Campaign pushing to improve RPS wants better visibility on ballot

Paul Goldman, pictured above, is leading the campaign to modernize Richmond Public Schools. (File photo)

RICHMOND, Va. (WRIC) — The leader of a campaign to improve Richmond Public Schools is complaining about a referendum that’s on the ballot this November. Specifically, he’s concerned about where the school modernization referendum is placed on the ballot.

The measure would force Mayor Levar Stoney to develop a plan for modernizing schools. The problem, according to Richmond Crusade for Voters, is the referendum is on the back of the ballot and that people might not see it.

The group is asking that posters be placed in polling locations that read, ‘turn it over.’

Below is the letter sent to Richmond City Registrar Kirk Showalter requesting a change of the ballot design:

Dear Ms. Showalter:

On behalf of the Crusade for Voters and the members of the School Modernization Referendum Committee, I thank you for speaking with me about our concerns regarding the ballot design for the upcoming election. As I indicated to you, the wording on the ballot “Read Both Sides” to me means the left and right sides of the ballot. And, I am sure this is how many other voters will view the instruction.

It is encouraging to know that you understood my concern that the semantics and the ballot’s design could potentially impact the vote in terms of voters not realizing Proposition A is on the back side of the two-sided ballot.

You indicated this design worked without any seemingly vote reduction problems last year when a measure likewise appeared on the backside of the two-sided ballot. You believe this was due in good part to your having instructed and trained your precinct poll workers to remind each voter to look at the back side since an important voting matter for their consideration appeared there. As I stated, I believe the ballot design should have included a far clearer instruction to “Read the Back Side” or “Turn It Over” assuring the vote for Proposition A isn’t overlooked.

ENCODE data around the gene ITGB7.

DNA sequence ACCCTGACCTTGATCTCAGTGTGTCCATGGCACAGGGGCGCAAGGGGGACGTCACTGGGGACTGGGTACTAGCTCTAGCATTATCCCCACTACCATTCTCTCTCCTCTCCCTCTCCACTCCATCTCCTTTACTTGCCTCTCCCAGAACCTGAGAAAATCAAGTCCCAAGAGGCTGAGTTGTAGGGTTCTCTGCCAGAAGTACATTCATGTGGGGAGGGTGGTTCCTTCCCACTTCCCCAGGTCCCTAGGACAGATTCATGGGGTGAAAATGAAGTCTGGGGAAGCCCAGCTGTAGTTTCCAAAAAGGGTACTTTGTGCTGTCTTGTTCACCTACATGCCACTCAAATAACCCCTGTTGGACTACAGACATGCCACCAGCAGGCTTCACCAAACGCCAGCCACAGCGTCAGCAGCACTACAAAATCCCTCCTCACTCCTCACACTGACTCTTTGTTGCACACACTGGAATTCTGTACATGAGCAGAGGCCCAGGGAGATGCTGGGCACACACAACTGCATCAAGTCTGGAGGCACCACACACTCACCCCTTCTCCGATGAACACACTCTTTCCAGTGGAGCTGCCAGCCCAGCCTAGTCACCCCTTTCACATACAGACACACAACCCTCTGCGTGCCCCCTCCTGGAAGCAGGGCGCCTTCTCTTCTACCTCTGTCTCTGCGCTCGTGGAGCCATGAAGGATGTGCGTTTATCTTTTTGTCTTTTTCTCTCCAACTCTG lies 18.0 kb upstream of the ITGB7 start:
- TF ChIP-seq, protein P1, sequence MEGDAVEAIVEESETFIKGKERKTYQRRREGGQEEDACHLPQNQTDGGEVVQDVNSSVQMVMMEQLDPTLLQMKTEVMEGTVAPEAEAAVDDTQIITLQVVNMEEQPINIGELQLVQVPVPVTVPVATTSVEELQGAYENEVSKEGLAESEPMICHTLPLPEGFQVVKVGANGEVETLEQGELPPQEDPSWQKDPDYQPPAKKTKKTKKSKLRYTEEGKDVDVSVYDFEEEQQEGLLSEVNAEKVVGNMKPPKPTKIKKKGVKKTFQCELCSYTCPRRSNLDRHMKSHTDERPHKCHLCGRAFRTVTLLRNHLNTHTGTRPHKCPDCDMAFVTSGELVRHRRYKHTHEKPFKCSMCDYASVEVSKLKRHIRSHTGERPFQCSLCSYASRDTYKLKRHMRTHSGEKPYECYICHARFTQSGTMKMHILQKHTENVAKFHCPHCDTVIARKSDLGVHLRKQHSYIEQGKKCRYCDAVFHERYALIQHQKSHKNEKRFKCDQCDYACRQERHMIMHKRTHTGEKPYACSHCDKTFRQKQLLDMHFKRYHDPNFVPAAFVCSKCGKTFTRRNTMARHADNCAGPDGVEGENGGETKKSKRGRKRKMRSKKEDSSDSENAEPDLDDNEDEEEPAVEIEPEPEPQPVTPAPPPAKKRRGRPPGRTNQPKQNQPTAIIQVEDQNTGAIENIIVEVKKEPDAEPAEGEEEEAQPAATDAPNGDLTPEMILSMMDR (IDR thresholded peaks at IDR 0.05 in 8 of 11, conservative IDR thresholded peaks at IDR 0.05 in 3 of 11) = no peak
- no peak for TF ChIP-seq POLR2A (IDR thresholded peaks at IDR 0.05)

You said you intended to so train and instruct your precinct poll workers this year as regards to      Proposition A. That should help.  However, last year was a presidential year. The news media   had heightened interest in all things electoral. Gubernatorial year elections are different. Paid TV advertisements dominate.

I don’t question the training and instructing poll workers to tell the voters about Proposition A on the back of the ballot.  However, we can never be sure that all poll workers will follow the instructions at all times or may inadvertently forget to inform all voters. Accordingly, for the Committee, and the Richmond Crusade for Voters which I am president, let me respectfully request other inexpensive measures to insure the fairness of the vote on Proposition A.

First, I request that three posters be placed in conspicuous places inside each polling place instructing voters to check the back of the ballot. Our groups will be conducting a “Turn It Over” campaign in the next two weeks. Thus, I request these posters be entitled “Turn It Over.”

Secondly, I would request that you ask the TV and radio stations to run “Turn It Over” public educational advertisements to alert voters to make sure they look at the back of the ballot.  Or, perhaps you could hold a press conference informing the voters to turn the ballot over. Thank you for you considerations to ensure that voters are informed about Proposition A.  I remain,


Bernice E. Travers


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